As numerous reports in prominent local and regional media outlets attest, fare integration is a both matter of public record and an ongoing policy development discussion in which GTHA municipalities are active participants. This is all a matter of process, and it is happening whether or not Hamilton sees a cent of this $1B rapid transit investment. The 2010 HSR Operational Review noted that the HSR’s average fare level was around 25% lower than its peer group average. The 75 cent discrepancy noted above is roughly in line with that — but this is idle speculation. Answers will arrive in time. There is a timeline laid out toward that end. This is more than could be

    If anyone is curious about mechanisms around setting fare levels, you could consult the "Revenue and Service Integration" component of the Memorandum of Agreement, for starters.

    http://www.raisethehammer.org/static/images/lrt_memorandum_of_agreement.pdf

    …or Metrolinx fare integration updates from earlier this year:

    http://www.metrolinx.com/en/docs/pdf/board_agenda/20160210/20160210_BoardMtg_Fare_Integration_EN.pdf

    http://www.metrolinx.com/en/docs/pdf/board_agenda/20160427/20160427_Fare_Integration_Update_EN.pdf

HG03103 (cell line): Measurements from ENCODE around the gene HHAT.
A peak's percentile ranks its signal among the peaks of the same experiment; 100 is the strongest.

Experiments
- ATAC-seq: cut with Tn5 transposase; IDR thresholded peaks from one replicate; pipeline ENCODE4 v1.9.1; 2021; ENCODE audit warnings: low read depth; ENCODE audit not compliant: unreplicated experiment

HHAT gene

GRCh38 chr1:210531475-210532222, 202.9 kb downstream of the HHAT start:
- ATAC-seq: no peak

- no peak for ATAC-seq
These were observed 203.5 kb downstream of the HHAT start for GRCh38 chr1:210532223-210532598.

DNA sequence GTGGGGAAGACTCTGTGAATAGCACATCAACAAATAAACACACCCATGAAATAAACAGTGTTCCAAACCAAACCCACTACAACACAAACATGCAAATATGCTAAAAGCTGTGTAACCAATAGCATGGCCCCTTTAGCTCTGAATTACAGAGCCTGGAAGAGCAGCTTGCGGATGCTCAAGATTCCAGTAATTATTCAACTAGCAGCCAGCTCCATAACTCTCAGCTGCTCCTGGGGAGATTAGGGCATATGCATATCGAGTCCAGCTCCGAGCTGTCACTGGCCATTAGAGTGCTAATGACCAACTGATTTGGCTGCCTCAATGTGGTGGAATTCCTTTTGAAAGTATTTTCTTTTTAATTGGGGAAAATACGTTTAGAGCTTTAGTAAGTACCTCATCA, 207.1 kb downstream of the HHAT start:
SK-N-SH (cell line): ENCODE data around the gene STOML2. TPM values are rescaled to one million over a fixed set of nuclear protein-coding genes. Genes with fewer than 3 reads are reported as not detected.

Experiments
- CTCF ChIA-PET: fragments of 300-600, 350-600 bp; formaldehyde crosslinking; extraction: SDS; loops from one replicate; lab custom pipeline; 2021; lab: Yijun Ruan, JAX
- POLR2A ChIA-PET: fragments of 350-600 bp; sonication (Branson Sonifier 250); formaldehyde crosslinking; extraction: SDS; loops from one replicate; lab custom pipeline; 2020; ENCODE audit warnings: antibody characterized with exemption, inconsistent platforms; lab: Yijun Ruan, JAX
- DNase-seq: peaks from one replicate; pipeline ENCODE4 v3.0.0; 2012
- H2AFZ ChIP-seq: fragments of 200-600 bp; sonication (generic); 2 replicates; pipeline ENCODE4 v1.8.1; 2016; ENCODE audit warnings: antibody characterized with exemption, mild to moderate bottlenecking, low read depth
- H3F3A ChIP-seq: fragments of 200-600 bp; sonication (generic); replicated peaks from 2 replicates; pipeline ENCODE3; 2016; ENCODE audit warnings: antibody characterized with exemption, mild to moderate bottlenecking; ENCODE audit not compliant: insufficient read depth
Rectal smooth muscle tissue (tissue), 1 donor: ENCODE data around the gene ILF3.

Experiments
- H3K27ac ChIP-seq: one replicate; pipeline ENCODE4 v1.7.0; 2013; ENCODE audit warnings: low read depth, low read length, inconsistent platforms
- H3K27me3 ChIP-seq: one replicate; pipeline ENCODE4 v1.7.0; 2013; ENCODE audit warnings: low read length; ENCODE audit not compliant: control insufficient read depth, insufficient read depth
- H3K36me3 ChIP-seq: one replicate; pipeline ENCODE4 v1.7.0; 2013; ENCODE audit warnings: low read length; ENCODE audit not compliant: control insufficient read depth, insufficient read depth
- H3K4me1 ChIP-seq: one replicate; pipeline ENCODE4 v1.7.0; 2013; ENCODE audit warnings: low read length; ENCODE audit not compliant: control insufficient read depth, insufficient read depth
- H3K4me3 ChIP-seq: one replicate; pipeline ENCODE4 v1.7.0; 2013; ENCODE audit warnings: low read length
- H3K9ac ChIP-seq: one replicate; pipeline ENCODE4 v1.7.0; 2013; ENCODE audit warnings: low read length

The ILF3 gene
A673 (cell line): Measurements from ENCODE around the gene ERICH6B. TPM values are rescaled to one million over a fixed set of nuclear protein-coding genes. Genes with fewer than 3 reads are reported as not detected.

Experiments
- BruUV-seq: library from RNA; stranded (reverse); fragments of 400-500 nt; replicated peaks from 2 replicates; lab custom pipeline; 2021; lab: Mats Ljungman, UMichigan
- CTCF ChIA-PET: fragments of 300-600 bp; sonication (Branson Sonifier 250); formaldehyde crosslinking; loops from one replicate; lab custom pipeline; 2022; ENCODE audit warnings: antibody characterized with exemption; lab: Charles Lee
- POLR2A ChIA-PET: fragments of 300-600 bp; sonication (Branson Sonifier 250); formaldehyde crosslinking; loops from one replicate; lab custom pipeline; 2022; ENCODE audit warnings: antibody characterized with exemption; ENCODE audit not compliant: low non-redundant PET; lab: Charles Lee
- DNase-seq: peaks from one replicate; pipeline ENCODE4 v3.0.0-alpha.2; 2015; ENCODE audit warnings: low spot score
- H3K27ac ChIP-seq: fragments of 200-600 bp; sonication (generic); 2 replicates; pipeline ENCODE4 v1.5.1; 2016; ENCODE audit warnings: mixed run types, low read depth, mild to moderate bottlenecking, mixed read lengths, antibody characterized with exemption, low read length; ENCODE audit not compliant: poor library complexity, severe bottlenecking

If you're looking for answers, they are not that difficult to find, and if you’re interested in increasing awareness, you could do worse than a little legwork — especially if you’re planning to bang the ‘due diligence” drum.

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    Replies
    1. As I said, these are proof of concept issues. Your comparison to the price of gas etc. does not make sense in this context.
      Read the reply from this city. They don't know yet. I'll take their response over an anonymous poster.

      Again, I don't think doing this is a good idea and I think BRT is the best alternative. A bus can go anywhere at anytime- provided the routes are planned and rationalized.
      Sorce

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    2. AnonymousJune 16, 2016

      While a bus could go anywhere in theory, in reality B-Line BRT would dedicate them to the B-Line BRT corridor, which would follow the same path, require the same lane allocations and hold to dedicated/shared access as LRT does. Again, in theory you could get more lane kilometers of BRT than LRT, but because the only stretch that has been studied to the province's expectations (eg. BCA, EA, etc) runs from McMaster to Eastgate, that is the only corridor up for consideration. Any extensions, even running west to University Plaza (as the earliest maps had it) would require additional EAs and ridership studies etc. and reapplying for the rescoped project. And the funding line currently ends in 2024. If there's a case for BRT to be anywhere else than King/Main/Queenston, advocates would have produced HSR ridership numbers to spark an intelligent debate, rather than anecdotal FUD and back-of-napkin dreaming.

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    3. I would suggest that constant referral to legitimate concern as FUD is demeaning to many and not helpful in any fashion to civil discourse